Catholics are blessed with a rich prayer tradition, much of this coming from the monastic tradition as well. The practice of lectio divina is just such a practice. But be careful about researching these things online. There are some Catholic “gurus” out there who have co-opted some ancient and venerable practices and rendered them un-Catholic, even anti-Catholic and anti-Christian. Case in point: the “centering prayer” group of my local Catholic Church included some zealous Catholic-haters who never missed a session. How can this be? It is often the case—but not always—that centering prayer groups abandon Catholic and Christian content. That is, they effectively become just another meditation group that, in reality, may be more Buddhist than Christian. Tim Staples has an excellent analysis here. I mention centering prayer because if you do a search on “lectio divina” you’re likely to come across the name of a Fr. Thomas Keating, a monk who became the father of the centering prayer movement.
So let me give you my crash course on lectio divina. Basically, it’s reading and reflecting ( or “meditating”) on some passage of Scripture that grabs you personally. It’s a great way to memorize Scripture, and it fosters the habit of reading the Bible—two excellent reasons to commend this practice.
Psalmody is another beautiful prayer tradition that came out of the monastic tradition. It is said that the early desert hermits would recite from memory the entire psalter in a single day! The Rule of St. Benedict established a schedule that enabled the monk to complete all 150 psalms in a week. I developed a personal schedule that completes the psalms in a month. It’s located on this website.
Certainly, we should not forget the rosary. If you don’t have the habit of praying the rosary, make it your goal to acquire that habit this Lent. Last, but not least, there is the perfect prayer of the Church, the holy Mass. An excellent lenten discipline is to incorporate the holy Mass into your daily schedule if that is possible. There just is NO substitute for the Eucharist anywhere.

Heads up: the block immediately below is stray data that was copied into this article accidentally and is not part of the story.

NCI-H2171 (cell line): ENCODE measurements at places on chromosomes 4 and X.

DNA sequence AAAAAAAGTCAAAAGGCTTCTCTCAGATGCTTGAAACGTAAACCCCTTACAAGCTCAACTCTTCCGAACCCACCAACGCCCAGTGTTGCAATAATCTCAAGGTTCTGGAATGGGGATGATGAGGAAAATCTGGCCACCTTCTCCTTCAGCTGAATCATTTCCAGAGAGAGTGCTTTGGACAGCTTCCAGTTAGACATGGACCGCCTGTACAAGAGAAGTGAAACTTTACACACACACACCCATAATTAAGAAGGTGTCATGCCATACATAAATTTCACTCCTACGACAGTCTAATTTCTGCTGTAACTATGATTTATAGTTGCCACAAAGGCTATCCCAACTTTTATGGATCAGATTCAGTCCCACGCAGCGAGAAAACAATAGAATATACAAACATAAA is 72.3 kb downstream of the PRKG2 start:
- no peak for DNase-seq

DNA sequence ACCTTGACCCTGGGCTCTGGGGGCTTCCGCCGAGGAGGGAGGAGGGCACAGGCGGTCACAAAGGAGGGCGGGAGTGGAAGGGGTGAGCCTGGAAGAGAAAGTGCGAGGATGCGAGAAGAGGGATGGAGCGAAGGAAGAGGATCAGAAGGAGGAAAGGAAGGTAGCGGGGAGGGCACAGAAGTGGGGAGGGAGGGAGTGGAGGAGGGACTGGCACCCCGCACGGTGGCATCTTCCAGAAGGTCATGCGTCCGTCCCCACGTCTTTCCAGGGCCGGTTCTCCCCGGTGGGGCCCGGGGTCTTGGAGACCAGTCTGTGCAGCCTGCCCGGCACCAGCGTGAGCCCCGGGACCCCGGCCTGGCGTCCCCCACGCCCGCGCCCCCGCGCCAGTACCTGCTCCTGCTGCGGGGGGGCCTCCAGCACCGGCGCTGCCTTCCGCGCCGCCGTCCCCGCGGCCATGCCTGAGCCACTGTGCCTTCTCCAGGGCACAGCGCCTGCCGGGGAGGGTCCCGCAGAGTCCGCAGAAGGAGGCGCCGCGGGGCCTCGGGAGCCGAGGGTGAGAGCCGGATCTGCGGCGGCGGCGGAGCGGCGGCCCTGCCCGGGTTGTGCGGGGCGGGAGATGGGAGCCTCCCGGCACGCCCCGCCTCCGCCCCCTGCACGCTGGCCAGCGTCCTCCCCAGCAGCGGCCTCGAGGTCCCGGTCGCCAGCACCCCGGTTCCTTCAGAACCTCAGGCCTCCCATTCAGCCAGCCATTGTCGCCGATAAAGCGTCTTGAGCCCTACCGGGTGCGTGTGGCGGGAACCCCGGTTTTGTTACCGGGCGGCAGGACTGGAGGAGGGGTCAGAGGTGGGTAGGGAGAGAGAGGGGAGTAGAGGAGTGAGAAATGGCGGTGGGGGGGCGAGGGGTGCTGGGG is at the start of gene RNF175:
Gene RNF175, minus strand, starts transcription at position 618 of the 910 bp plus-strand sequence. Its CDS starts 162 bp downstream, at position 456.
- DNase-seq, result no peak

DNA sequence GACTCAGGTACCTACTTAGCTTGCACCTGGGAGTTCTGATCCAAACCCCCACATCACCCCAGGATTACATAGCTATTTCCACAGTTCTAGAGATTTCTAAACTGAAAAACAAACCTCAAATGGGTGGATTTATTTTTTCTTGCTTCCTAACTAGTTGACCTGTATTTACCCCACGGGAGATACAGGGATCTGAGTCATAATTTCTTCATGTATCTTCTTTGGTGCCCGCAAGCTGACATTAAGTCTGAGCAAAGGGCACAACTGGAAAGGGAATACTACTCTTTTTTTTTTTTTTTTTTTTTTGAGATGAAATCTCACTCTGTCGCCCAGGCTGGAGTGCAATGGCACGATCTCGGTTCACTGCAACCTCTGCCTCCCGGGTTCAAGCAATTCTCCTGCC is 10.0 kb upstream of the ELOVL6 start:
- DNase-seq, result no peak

The Rule of St. Benedict also calls for the monks to be assigned a spiritual book to read during Lent. An excellent choice would be The Imitation of Christ by Thomas à Kempis. On Ascetical Life by St. Isaac of Nineveh had a profound impact on me twenty years ago. It’s a very short book which explains the role of asceticism in the larger context of the spiritual life as a whole. One great lesson of this book is humility. According to St. Isaac, very few people make any progress at all in the spiritual life. Now there’s a theme that didn’t get much attention from seventies liturgical songwriters!
Give Something Up
We can also see from the Rule that the practice of giving up something for Lent is ancient. So I’ve got a suggestion. How about giving up an hour of sleep to use that time for prayer and Bible reading? 😉
These are just a few suggestions that I’ve found to be spiritually fruitful. Feel free to share your own ideas or lenten recipes in the comments section. I will be posting more on Lent soon. JG